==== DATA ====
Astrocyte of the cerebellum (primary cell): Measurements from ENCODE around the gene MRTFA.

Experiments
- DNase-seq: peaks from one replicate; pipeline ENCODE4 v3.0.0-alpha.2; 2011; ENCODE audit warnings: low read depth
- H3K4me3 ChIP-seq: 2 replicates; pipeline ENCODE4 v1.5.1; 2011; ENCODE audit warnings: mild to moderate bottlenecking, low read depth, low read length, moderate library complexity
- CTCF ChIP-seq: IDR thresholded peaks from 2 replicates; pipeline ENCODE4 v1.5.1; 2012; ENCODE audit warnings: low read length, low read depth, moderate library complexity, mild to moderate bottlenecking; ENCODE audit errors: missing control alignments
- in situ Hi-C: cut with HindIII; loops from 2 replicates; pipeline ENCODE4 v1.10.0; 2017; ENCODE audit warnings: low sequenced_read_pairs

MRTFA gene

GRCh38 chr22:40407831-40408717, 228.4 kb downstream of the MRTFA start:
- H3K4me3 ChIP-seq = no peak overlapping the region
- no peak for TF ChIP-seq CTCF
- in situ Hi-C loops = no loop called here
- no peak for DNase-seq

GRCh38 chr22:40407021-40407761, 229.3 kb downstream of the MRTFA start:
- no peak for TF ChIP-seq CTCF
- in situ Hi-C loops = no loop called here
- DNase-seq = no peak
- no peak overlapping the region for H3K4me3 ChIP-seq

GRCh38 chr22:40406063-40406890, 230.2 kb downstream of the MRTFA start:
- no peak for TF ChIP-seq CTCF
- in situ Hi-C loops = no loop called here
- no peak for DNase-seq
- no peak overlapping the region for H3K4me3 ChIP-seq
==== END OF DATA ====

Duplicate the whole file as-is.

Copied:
Astrocyte of the cerebellum (primary cell): Measurements from ENCODE around the gene MRTFA.

Experiments
- DNase-seq: peaks from one replicate; pipeline ENCODE4 v3.0.0-alpha.2; 2011; ENCODE audit warnings: low read depth
- H3K4me3 ChIP-seq: 2 replicates; pipeline ENCODE4 v1.5.1; 2011; ENCODE audit warnings: mild to moderate bottlenecking, low read depth, low read length, moderate library complexity
- CTCF ChIP-seq: IDR thresholded peaks from 2 replicates; pipeline ENCODE4 v1.5.1; 2012; ENCODE audit warnings: low read length, low read depth, moderate library complexity, mild to moderate bottlenecking; ENCODE audit errors: missing control alignments
- in situ Hi-C: cut with HindIII; loops from 2 replicates; pipeline ENCODE4 v1.10.0; 2017; ENCODE audit warnings: low sequenced_read_pairs

MRTFA gene

GRCh38 chr22:40407831-40408717, 228.4 kb downstream of the MRTFA start:
- H3K4me3 ChIP-seq = no peak overlapping the region
- no peak for TF ChIP-seq CTCF
- in situ Hi-C loops = no loop called here
- no peak for DNase-seq

GRCh38 chr22:40407021-40407761, 229.3 kb downstream of the MRTFA start:
- no peak for TF ChIP-seq CTCF
- in situ Hi-C loops = no loop called here
- DNase-seq = no peak
- no peak overlapping the region for H3K4me3 ChIP-seq

GRCh38 chr22:40406063-40406890, 230.2 kb downstream of the MRTFA start:
- no peak for TF ChIP-seq CTCF
- in situ Hi-C loops = no loop called here
- no peak for DNase-seq
- no peak overlapping the region for H3K4me3 ChIP-seq